Many clones are born with defects and genetic disorders, and since those imperfections aren’t what their buyer is spending tens of thousands of dollars on, they end up discarded. That’s the price. Neonatal complications for cloned animals abound: Poor placenta and fetal development in the womb lead to high rates of early- and late-stage abortions. Once born, those first few weeks remain tenuous: Incidences of large offspring syndrome (which usually results in a cesarian section) are high as are pneumonia and respiratory distress syndrome in cloned lambs and cows, which indicates poor adrenal gland and lung function.
And if that cloned dog does make it through the gauntlet — but is missing the spot over its eye that a deceased pet had, for instance — it still faces a swift death via euthanasia, just another pile of genetic material to harvest.
“There’s too many mistakes, too many stillbirths, deformities, and mutations,” warns Chris Cauble, a Glendale, California, veterinarian whose mobile service offers tissue collection for cloning pets.
Despite being involved in the industry, Cauble wouldn’t clone his own pets. “I’d hate to see one of my beloved dogs born with three eyes or without a leg. I’d feel like I created a monster. There are a lot of failures, and those are killed because they’re not perfect. They keep trying until they get a good puppy. Consumers have to realize the procedure is not fully perfected.”
To say it takes a lot of eggs to make an omelette is crude and cruel, but it’s also apt. And though it looks like we’re on track to make many more “omelettes” — with celebrities promoting and normalizing the practice of cloning pets — there’s no sign that it will take fewer eggs any time soon.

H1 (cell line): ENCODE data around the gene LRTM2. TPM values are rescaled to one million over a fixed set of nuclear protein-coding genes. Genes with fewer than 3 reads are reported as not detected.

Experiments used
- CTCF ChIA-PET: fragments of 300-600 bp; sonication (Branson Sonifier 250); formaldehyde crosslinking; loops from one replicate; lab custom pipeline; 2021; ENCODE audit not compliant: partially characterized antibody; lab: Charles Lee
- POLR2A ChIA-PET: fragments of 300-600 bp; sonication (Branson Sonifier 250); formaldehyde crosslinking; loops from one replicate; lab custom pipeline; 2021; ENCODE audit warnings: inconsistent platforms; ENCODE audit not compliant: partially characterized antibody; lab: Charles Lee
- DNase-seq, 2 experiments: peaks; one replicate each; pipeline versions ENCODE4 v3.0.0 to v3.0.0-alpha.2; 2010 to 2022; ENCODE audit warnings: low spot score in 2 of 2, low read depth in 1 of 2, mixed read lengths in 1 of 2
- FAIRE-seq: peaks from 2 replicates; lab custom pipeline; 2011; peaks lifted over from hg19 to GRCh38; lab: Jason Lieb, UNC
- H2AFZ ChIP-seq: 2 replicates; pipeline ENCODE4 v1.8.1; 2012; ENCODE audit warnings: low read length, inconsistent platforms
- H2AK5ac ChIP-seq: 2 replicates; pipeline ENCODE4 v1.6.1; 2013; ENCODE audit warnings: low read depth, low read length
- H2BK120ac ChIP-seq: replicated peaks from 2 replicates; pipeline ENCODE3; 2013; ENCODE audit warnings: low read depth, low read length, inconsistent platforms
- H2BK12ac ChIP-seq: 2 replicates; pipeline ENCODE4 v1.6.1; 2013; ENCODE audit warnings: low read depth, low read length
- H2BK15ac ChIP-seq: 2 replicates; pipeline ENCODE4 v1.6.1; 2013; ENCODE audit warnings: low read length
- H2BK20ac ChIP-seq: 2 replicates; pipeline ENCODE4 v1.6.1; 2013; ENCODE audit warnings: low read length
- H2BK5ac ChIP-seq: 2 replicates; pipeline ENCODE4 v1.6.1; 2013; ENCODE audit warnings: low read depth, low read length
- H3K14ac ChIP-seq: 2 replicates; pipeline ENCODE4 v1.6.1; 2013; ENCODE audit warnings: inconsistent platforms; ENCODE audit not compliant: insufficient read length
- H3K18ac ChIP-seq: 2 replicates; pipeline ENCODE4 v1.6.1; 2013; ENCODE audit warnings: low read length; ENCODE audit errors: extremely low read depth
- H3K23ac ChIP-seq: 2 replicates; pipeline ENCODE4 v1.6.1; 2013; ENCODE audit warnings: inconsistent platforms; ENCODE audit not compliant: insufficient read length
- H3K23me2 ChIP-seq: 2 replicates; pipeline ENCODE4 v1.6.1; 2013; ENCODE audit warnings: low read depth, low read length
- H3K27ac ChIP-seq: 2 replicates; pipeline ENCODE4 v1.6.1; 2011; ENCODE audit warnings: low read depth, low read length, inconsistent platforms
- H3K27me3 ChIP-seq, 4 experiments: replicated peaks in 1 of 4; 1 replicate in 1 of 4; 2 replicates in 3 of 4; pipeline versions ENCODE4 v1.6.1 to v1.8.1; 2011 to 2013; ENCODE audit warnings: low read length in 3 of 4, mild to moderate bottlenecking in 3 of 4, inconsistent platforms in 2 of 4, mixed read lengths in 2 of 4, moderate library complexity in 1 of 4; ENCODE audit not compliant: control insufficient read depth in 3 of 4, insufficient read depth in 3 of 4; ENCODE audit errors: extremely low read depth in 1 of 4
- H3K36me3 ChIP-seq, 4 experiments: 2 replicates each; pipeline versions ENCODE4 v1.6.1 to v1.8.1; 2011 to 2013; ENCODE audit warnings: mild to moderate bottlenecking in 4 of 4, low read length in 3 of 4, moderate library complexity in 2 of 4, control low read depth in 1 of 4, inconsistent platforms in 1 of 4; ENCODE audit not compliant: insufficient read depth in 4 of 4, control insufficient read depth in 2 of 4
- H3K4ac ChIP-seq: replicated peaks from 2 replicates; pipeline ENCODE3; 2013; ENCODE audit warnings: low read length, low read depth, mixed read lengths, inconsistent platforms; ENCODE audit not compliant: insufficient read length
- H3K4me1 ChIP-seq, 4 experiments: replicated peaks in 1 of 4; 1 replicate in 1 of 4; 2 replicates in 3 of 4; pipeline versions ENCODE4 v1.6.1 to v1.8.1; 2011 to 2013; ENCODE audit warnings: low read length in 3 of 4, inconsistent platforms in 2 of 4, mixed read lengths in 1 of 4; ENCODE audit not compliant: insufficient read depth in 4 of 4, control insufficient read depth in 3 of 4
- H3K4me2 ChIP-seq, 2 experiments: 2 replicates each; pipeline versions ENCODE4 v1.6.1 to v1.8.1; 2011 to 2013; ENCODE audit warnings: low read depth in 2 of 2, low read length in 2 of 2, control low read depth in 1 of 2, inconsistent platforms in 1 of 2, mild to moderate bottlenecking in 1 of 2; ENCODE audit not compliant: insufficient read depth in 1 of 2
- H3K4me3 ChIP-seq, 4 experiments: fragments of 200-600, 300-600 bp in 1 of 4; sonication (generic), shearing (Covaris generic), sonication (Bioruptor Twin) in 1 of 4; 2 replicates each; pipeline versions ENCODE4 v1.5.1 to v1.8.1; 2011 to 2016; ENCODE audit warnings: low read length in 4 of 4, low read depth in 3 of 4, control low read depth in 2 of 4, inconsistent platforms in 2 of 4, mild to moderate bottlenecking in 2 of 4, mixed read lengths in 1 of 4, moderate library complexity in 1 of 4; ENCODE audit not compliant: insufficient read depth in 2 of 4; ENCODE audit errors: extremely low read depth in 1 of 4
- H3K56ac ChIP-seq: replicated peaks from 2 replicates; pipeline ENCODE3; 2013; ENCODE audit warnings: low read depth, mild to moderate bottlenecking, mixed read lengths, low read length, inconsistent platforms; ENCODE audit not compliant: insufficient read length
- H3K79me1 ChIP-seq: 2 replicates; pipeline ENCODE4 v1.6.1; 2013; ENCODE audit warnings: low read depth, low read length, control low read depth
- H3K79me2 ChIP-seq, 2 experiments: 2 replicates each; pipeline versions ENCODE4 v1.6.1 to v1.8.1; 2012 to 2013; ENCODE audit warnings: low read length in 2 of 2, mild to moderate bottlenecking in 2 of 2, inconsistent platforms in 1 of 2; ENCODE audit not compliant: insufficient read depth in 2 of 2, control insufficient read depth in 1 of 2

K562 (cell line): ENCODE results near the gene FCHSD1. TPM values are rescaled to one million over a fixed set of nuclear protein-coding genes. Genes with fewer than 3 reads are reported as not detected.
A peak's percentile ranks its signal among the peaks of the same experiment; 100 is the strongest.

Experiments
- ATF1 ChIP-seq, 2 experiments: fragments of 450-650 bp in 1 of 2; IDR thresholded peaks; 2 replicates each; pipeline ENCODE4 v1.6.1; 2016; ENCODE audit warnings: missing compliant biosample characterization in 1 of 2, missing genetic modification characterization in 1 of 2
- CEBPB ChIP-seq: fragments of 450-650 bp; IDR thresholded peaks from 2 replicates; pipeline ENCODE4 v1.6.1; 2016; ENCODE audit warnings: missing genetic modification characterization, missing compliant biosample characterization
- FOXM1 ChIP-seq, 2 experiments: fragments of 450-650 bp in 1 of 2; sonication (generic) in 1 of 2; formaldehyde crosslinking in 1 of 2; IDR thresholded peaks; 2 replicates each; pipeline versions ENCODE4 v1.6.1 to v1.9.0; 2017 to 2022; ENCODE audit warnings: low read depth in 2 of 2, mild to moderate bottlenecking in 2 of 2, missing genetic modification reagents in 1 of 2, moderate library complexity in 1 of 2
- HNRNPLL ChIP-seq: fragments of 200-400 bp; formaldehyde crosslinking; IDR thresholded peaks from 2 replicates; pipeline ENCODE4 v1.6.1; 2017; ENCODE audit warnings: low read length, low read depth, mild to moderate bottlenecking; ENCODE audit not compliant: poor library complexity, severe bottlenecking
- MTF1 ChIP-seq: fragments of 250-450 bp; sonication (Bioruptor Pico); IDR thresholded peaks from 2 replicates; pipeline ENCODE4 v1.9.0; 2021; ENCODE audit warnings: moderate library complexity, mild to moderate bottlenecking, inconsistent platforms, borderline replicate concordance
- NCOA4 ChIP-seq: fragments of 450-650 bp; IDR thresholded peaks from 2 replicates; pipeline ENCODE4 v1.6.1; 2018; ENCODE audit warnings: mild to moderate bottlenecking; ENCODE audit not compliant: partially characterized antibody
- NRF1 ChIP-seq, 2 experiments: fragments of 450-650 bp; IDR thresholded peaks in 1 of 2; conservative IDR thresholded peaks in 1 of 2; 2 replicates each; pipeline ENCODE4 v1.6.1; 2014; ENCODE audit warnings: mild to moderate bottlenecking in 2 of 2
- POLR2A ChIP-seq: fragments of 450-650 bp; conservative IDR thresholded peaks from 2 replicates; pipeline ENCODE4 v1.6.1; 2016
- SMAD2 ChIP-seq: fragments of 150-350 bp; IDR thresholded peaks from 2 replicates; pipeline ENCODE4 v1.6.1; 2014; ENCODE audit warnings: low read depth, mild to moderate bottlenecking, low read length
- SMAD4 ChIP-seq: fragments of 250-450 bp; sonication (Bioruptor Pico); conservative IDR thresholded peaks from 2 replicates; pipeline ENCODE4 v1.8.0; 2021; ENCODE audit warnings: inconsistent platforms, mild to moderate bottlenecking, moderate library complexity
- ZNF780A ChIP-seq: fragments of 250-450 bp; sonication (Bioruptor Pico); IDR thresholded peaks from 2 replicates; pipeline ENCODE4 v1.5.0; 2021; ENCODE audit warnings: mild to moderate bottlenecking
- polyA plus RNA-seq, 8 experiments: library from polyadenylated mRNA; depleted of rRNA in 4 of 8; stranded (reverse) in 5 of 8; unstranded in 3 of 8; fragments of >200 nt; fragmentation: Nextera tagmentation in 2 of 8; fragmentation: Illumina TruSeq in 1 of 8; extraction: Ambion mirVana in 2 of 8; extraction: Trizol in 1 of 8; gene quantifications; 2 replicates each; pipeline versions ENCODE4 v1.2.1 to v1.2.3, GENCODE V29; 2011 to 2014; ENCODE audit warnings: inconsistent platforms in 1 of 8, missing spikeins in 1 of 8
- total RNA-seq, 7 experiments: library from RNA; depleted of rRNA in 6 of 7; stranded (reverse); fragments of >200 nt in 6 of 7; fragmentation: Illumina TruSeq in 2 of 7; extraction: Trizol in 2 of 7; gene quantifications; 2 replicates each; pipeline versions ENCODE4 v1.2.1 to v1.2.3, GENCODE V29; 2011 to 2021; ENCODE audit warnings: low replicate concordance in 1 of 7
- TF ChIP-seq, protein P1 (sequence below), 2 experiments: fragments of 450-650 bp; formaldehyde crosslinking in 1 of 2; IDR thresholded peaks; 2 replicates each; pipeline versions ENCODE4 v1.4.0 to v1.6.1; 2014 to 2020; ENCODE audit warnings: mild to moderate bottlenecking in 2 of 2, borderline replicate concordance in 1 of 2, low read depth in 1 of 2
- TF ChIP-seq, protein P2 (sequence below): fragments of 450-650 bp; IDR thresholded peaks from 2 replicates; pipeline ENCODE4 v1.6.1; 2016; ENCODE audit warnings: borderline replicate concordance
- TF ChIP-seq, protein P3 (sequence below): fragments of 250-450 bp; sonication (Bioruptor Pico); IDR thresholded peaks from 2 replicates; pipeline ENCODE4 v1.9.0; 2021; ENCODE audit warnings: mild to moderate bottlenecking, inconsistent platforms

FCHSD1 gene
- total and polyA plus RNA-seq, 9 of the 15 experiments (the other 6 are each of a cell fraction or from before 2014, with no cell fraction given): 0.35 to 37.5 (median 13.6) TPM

For the right price
When Sir Ian Wilmut announced in 1997 that he had cloned a mammalian animal for the first time, a sheep named Dolly, it sparked fear that human clones would be next. Lee Silver, a biology professor at Princeton University told the New York Times after Wilmut’s achievement that the news “means all of science fiction is true.” He added: “It basically means that there are no limits.”
But instead of human clones and sci-fi horror, Dolly’s legacy is a small industry based around cloning animals.
In 2004, the brilliant but tortured Hwang Woo-Suk claimed to have cloned the first human embryos, but researchers soon discovered he had forged his findings. A year later, though, Hwang successfully gave the world the first cloned dog, an Afghan hound named Snuppy. The dog was cooked up with an ear cell from an adult hound, but the process was costly — it took 1,095 extracted eggs and 123 surrogate mothers. Only two mothers carried the cloned babies it to term. The rest of the embryos died weeks after birth. It’s extremely difficult for embryos to take hold in surrogates because implanting tissue that’s previously frozen, like eggs, can lead to rejection by the host body.
So many surrogate mothers, so much genetic material and lives, all to produce one pup. Still, the focus wasn’t on the sacrifices. Hwang had accomplished something that had never been done before. Time awarded Snuppy its “Invention of the Year,” the first pet to be so fêted.